The citizens of Philadelphia were shaken by a tax on sugary drinks such as soda, though the hike should improve their health.
As Hotair pointed out on Saturday, the "soda-tax" has actually led to residents of Philadelphia traveling outside the city to buy their soda (and probably other goods) reduced the city's revenue and led to layoffs in the city local beverage industry and shorter hours for employees in small markets. However, it did not lead to an increase in healthier beverage purchases in the city.
When the Sodasteuer was first announced, the workers at Pepsi were affected. "Pepsi announced Wednesday that 80 to 100 employees will be fired from three sales offices in the city, as sales have declined due to the new tax on sweetened beverages in Philadelphia," said philly.com in March 201
And last The local point of sale reported that the owner of Acme Markets, which has 16 stores in Philadelphia, was forced to reduce his employees' working hours due to the tax: "The beverage tax fell to about 4,000 items. In the shops of the city of Acme, soda sales fell by up to 80 percent. Sales of other taxable products, such as juices, creams and energy drinks, fell 30 percent and customer numbers were down 5 percent. In Philly's stores, on average 150 to 200 hours per week were reduced, resulting in lower salary payments for employees.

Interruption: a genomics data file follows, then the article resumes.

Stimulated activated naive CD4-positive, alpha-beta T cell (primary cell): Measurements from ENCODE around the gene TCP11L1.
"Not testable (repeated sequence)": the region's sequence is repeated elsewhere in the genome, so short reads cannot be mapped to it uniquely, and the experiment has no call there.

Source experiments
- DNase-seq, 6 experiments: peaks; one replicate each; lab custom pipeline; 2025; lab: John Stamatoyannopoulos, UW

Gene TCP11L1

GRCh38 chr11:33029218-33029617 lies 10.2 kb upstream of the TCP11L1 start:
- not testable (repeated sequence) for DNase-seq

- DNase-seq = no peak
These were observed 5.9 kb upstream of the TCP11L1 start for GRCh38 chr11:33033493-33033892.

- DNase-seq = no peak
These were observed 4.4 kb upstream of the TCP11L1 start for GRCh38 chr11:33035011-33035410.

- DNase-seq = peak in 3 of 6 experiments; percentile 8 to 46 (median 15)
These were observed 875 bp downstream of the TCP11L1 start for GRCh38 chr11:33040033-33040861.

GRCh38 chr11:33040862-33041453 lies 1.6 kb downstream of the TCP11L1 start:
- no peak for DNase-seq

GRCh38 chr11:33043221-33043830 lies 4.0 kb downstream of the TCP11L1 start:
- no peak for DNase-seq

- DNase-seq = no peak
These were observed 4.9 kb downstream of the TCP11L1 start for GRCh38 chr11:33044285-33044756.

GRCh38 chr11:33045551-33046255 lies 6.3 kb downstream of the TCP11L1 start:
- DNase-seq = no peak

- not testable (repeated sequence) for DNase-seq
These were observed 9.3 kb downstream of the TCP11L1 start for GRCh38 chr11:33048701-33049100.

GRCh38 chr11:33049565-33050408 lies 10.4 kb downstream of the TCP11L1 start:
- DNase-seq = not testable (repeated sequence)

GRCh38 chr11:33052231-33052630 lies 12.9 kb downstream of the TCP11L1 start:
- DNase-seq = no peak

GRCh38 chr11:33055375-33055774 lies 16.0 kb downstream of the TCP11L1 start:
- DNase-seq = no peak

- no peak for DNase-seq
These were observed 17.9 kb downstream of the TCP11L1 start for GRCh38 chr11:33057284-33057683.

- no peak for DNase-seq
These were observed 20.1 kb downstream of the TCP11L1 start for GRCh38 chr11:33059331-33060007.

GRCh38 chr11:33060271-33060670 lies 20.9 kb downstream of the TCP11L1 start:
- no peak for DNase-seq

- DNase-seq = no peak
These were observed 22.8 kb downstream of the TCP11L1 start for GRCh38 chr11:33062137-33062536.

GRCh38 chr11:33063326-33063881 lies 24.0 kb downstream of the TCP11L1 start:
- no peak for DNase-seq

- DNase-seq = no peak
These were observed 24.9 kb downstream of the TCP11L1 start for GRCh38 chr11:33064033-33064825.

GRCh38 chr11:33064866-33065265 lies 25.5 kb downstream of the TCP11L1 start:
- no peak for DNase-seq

However, employee success did not translate into "citizens' health." Hotair noted that residents of Philadelphia traveled outside of the city to avoid tax increases on their drinks.
A CNN report on A JAMA study focused on the city's 51% decline in soda purchases, however, acknowledged: "While researchers found that, sales of sugar-containing beverages in Philadelphia declined after deduction of tax, sales of beverages in This is an indication that people were traveling to get their soda at a discounted price. "
in the city (and, no doubt, in many other grocery items) and decided to go shopping where prices were lower, "Hotair said.
So it was time least an increase in healthier beverage purchases due to the tax? No. Philadelphia di No increase in sales of untaxed beverages such as bottled water. "CNN reported.
CNN did not discuss the revenue that Philadelphia scored, but Hotair: "The tax on soda rose 17%, but sales fell 51%. So suppose that one million ounces of soda was sold each year before the tax came into force. If sales remained the same, the city would have achieved sales of $ 62,400 instead of $ 54,300. However, by halving the volume, they managed to reduce their revenues to $ 31,200. "